“Dark Night” aspires to be one of those Very Important Films, with a poignant and relevant political idea at its core, the kind of film that can galvanize moviegoers into becoming politically-cognizant citizens. It thankfully manages to avoid many of the tropes that often afflict such films. Instead of creating fictitious depictions and what-if scenarios based on the Aurora tragedy, akin to Gus Van Sant's Palme d’Or-winning, Columbine-inspired “Elephant” (whose fragmented structure and day-dreamy atmosphere were clear influences here), Sutton's film exists in a post-Aurora world. Holmes appears within the first 15 minutes, first as an ethereal presence on a television news program, and later on the radio. The film follows the banal, day-to-day activities of six strangers, whose lives will, we know, collate, and end in tragedy. Sutton crafts a medley of dreamy vignettes that seem to simultaneously move towards and away from their inevitable coalescence, though by the very nature of the film we are never in doubt of how it will end.
“Dark Night” begins with a close-up of a tear-glistened eyeball soaked in the stroboscopic red and blue lights of a police car, before cutting to a wider shot of a young girl sitting in shock on a sidewalk, her tank-top adorned with an American flag. (The actors are mostly amateurs and unknowns.) The aesthetic depicts lives glimpsed in the periphery, and finds beauty, as well as portents of doom, in minutiae. We know that there will be a mass shooting, but we don't know who will be the shooter.
The film's most haunting quality is its insinuation that anyone incubated in American society could be capable of such an act, given how easy it is to acquire a gun, and how nonchalantly we view guns. Guns are so deeply entrenched in the American psyche, they’ve been rendered almost innocuous, as ordinary as Mickey Mouse memorabilia in an Orlando gas station. We have almost 90 guns per 100 humans in the United States, and over 40 percent of the civilian-owned guns in the world. There are 270 million guns registered here, more than three-times the amount of dogs, which makes one wonder if canines are really man’s best friend.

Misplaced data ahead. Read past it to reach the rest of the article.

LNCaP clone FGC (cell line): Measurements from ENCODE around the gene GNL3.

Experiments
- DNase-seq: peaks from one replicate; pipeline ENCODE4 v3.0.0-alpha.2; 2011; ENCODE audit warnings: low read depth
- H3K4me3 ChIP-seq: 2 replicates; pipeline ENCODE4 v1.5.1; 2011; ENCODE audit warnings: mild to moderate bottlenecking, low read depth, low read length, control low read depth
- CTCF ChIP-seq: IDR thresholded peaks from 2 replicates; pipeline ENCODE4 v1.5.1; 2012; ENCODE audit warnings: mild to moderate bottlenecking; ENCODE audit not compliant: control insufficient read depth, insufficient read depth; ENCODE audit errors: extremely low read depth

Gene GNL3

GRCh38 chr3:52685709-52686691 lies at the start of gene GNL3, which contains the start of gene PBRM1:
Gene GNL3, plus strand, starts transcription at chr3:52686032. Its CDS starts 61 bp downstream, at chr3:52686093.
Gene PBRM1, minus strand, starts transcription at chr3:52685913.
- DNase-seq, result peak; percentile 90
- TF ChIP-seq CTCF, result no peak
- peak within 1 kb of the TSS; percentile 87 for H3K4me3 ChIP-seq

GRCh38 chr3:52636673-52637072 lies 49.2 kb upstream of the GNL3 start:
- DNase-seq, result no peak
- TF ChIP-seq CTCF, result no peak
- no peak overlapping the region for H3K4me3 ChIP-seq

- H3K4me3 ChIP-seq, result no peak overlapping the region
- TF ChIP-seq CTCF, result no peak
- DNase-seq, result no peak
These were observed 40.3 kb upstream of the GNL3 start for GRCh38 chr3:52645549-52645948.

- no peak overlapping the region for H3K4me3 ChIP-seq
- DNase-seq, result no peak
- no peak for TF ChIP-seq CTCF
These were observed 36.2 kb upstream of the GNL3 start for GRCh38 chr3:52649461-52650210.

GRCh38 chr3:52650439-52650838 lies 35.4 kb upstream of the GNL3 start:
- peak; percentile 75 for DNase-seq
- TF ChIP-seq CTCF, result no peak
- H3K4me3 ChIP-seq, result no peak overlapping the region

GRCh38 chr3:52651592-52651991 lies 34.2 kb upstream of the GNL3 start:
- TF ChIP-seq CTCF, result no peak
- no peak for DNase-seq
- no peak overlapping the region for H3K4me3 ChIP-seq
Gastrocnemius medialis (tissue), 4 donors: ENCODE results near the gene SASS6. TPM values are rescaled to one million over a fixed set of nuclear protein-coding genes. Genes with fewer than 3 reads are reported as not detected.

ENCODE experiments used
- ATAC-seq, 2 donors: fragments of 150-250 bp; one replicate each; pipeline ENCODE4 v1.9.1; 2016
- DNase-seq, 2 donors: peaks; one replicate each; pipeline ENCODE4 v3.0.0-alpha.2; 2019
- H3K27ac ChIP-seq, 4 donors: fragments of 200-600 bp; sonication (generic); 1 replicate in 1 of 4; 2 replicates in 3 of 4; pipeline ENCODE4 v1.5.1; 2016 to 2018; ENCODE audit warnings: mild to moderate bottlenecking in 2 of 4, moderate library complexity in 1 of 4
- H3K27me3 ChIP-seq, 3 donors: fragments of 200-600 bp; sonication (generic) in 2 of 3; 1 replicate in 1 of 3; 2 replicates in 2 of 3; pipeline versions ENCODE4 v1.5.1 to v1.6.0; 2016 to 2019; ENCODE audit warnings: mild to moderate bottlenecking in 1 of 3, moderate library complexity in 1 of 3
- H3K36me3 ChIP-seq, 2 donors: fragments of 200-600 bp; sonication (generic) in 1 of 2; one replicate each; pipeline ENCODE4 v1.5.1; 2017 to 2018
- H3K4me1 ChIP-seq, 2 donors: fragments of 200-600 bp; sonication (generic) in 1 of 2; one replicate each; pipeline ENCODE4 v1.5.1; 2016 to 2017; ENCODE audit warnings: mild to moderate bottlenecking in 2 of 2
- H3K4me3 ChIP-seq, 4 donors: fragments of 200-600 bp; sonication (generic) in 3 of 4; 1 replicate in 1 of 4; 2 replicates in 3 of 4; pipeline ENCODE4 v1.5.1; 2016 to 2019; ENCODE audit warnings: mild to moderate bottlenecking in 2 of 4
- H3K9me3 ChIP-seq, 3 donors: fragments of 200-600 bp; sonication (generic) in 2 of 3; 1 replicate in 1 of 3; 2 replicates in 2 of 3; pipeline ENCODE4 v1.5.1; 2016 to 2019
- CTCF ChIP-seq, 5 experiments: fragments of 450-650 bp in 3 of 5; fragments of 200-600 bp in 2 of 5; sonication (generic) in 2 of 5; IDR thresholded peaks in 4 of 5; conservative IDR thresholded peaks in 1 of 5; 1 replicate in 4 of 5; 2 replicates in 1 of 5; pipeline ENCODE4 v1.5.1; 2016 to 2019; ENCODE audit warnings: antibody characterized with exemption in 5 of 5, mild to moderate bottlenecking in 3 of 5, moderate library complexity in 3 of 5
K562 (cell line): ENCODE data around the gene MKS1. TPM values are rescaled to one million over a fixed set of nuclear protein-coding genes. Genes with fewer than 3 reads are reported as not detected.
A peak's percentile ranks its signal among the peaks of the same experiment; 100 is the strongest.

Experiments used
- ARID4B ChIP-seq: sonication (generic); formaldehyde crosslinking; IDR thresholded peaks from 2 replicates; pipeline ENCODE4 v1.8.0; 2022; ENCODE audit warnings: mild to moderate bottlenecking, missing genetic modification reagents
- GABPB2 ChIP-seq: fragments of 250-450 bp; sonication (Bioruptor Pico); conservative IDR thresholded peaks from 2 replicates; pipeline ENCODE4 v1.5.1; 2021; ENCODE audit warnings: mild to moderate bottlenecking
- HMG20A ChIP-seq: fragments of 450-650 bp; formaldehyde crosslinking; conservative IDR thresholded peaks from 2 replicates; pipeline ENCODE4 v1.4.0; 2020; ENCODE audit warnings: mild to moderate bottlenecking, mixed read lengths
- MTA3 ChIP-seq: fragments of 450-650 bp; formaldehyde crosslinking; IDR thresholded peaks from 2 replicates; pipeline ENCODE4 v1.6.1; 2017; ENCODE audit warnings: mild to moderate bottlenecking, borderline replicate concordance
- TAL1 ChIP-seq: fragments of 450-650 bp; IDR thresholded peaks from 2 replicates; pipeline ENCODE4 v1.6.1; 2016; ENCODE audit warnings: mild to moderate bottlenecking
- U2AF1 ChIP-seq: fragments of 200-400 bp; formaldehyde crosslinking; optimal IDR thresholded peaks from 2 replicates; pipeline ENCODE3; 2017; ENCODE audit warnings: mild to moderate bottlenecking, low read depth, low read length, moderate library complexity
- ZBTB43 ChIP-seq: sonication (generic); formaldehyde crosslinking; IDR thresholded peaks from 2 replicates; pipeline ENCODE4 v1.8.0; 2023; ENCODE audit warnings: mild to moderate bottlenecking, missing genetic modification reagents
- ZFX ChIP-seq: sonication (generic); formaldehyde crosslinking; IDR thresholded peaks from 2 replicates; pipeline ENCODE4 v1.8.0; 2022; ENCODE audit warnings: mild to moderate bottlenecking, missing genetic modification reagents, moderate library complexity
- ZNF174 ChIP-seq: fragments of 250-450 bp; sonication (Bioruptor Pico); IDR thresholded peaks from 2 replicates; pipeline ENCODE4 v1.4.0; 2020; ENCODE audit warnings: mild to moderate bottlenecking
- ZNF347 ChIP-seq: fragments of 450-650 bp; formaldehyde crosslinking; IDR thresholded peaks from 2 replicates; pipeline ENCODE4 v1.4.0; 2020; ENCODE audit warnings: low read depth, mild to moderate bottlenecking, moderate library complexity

It’s becoming increasingly easy to obtain a gun legally, despite the assertion of some that the government is coming to take away their guns. Sometimes people literally give them away: A Rochester, New Hampshire car dealership offered customers complimentary Glock 19 handguns, as if they were toaster ovens, when they purchased certain vehicles during the first month of 2017. Second Amendment votaries flocked to the dealership to show their support. The goal is to give away 15 Glocks before the end of the month. The same dealership did a similar promotion, with AR-15 rifles, last year, giving away 20, though the restrictions on rifles in New Hampshire are more lax—you need to be 18 to own a rifle, three years younger than for a handgun. The background vetting process for the gun giveaway takes 20-30 minutes.
For many artists, it's difficult to be subtle when discussing guns, since guns are, inherently, an unsubtle piece of equipment. Their sole purpose is, simply, to destroy things, loudly and messily, by tearing through targets, be they paper or flesh. Something that can "blow a man's head clean off," as Dirty Harry put it, defies understated metaphors and nuanced discourse. In this regard, the subdued “Dark Night” is a tremendous achievement—I’m not even sure if the word “gun” is mentioned at all, save for on the news programs discussing James Holmes. Though he employs a few too many hackish tricks (people screaming, with jarring and arbitrary abruptness, for an easy scare, or that annoying thing when characters stare off into the void to portray dismay before shrieking at nothing), and those with an allergy to pretension may scoff at the carefully groomed aesthetic, Sutton avoids turning his film into a think piece.